Canadian Plastics

New plastics recycler ReVital Polymers officially opens in Sarnia, Ont.

Canadian Plastics   

Canadian Plastics Environment Materials Recycling

ReVital Polymers Inc., which was founded last year but officially launched on Oct. 20, is owned and operated by recycling industry pioneers Emmie Leung and Tony Moucachen.

A new recycler has opened, said to be Canada’s first recycling facility that combines a container recovery facility and a plastics recovery facility in one location.

ReVital Polymers Inc., which was founded last year but officially opened its doors in Sarnia, Ont. on Oct. 20, is owned and operated by two recycling industry pioneers, Emmie Leung, CEO and Tony Moucachen, president. Leung is the founder and CEO of Burlington, Ont.-based Emterra Group, a national leader in waste resources management that annually processes and markets more than 500,000 tonnes of recyclables; Moucachen is the founder and president of Delta, B.C.-based Merlin Plastics Group, a veteran of the North American plastic packaging recycling and remarketing industry. The two formed a partnership in 2016 to acquire the assets of Entropex, a Sarnia plastics recycling facility that had gone into receivership. The assets included an 180,000-square-foot recycling facility where ReVital is now located.

ReVital accepts post-consumer and post-industrial recovered plastics from municipal and industrial, commercial, and institutional recycling programs in Ontario, across Canada and throughout the U.S., and uses a closed loop process to recycle materials into raw materials for use in manufacturing again. “Our proprietary process incorporates state-of-the-art technology that sorts and converts waste plastics into discrete resin types, tailored to specific customer end-use applications,” Moucachen said. “This customized approach ensures ReVital improves recovery rates for end-of-life products and packaging, extends material value and utility through better end-of-life management, and allows manufacturers and retailers to offer new products and packaging that incorporate recycled content.”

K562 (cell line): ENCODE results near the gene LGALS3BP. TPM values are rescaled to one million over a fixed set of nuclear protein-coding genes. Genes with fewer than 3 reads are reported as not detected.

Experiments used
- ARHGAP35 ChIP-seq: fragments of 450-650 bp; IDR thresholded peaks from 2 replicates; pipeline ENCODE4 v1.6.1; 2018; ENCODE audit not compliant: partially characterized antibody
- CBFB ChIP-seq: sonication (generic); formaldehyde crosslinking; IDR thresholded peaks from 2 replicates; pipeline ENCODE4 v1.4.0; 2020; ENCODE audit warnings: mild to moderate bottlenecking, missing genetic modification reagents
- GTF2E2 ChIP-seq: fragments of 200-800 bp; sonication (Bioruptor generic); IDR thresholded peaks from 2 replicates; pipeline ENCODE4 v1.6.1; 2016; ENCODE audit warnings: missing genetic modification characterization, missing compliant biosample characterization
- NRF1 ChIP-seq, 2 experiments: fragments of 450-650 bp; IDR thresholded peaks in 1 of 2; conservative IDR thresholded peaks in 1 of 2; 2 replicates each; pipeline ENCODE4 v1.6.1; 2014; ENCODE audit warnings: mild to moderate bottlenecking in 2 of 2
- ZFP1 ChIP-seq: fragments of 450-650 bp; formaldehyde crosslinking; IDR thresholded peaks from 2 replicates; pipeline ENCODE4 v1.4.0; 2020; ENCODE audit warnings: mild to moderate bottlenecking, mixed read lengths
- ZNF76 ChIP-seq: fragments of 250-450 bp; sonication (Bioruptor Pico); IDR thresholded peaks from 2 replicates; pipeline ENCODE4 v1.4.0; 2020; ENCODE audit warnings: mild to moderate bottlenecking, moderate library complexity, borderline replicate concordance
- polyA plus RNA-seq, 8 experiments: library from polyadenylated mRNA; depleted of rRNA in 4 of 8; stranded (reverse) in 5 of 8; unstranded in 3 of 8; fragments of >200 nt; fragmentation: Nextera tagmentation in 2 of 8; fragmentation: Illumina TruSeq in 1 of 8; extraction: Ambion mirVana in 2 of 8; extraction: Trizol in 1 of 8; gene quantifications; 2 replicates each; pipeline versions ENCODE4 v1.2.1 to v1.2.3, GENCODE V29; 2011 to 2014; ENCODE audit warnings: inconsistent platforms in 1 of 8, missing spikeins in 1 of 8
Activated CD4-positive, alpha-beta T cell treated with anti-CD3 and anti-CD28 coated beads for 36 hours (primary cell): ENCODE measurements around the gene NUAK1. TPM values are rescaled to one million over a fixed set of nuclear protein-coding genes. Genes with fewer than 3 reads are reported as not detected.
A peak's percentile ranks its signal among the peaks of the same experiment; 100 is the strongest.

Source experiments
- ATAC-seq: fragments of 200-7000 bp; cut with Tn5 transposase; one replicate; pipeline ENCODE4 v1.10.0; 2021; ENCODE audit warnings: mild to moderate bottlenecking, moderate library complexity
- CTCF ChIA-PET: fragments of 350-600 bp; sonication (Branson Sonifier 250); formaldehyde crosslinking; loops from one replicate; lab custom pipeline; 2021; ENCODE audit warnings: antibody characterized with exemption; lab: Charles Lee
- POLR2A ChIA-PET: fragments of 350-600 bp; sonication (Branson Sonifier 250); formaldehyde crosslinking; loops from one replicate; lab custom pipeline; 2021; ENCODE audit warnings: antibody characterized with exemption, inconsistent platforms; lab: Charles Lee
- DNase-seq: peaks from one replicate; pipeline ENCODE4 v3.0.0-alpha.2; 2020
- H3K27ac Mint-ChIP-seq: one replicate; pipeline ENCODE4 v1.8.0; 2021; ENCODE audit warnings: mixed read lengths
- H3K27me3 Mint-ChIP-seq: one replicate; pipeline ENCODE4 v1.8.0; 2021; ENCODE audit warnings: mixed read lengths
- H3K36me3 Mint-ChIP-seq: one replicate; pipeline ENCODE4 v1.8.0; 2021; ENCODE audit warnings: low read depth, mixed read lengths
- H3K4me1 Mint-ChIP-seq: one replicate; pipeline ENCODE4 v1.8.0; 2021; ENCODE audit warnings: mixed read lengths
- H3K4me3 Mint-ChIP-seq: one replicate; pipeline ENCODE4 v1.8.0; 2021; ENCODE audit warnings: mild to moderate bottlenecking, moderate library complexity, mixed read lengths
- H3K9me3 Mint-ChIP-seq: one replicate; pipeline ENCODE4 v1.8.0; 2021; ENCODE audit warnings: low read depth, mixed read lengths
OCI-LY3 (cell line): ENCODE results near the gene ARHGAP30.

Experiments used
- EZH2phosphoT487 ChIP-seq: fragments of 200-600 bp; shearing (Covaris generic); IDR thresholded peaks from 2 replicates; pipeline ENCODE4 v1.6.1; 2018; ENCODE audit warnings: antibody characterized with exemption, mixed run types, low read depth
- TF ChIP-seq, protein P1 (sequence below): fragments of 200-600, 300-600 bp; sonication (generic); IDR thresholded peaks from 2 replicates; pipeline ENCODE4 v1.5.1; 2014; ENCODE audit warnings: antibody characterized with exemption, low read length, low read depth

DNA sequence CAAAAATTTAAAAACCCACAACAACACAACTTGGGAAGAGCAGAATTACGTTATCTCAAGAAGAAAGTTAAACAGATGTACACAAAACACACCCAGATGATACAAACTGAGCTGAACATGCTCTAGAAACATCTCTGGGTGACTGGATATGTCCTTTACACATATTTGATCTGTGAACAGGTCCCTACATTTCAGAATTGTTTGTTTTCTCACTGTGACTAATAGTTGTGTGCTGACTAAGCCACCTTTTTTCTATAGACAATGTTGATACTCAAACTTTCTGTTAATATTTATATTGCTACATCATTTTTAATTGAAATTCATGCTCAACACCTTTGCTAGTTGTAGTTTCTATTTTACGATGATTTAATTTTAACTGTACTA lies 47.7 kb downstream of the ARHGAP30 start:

ReVital has also developed what Moucachen calls an “innovative, proprietary system” to recover black polyethylene and polypropylene for high-end applications as non-black plastics; target markets for recycled resins include automotive parts and consumer products such as new containers. “This is a real departure from the common practice of using recycled plastic containers to make lower end products such as drain pipes and plastic lumber,” he said.


The company has also broadened the range of plastics recovery in Ontario to include plastic coffee pods. “Taken together, these innovations enhance the value of recovered plastics – upcycling versus downcycling these materials,” Moucachen said.

The company’s goal is to provide a stable, domestic end-market for mixed plastics in North America. “It’s a critical goal, since traditional overseas markets are shrinking in the wake of China’s National Sword announcement, which proposes a ban on imports of 24 categories of recovered waste resources, including the full range of 1 to 7 plastics,” Moucachen said. “We’ve been in operation for under a year, but we already have the capacity to meet the plastics recycling needs of central Canada as well as the entire mid-west of the U.S., bringing recovered resources back to Canada to add value to our recycling industry and the local economy.”

Among the dignitaries on hand to help launch the new facility on Oct. 20 were Arthur Potts, MPP (Beaches-East York) and parliamentary assistant to Ontario’s Ministry of the Environment and Climate Change; Michael Bradley, mayor of the City of Sarnia; Bob Bailey, MPP (Lambton-Sarnia); and Carol Hochu, president and CEO of the Canadian Plastics Industry Association. They were joined by more than 60 guests.


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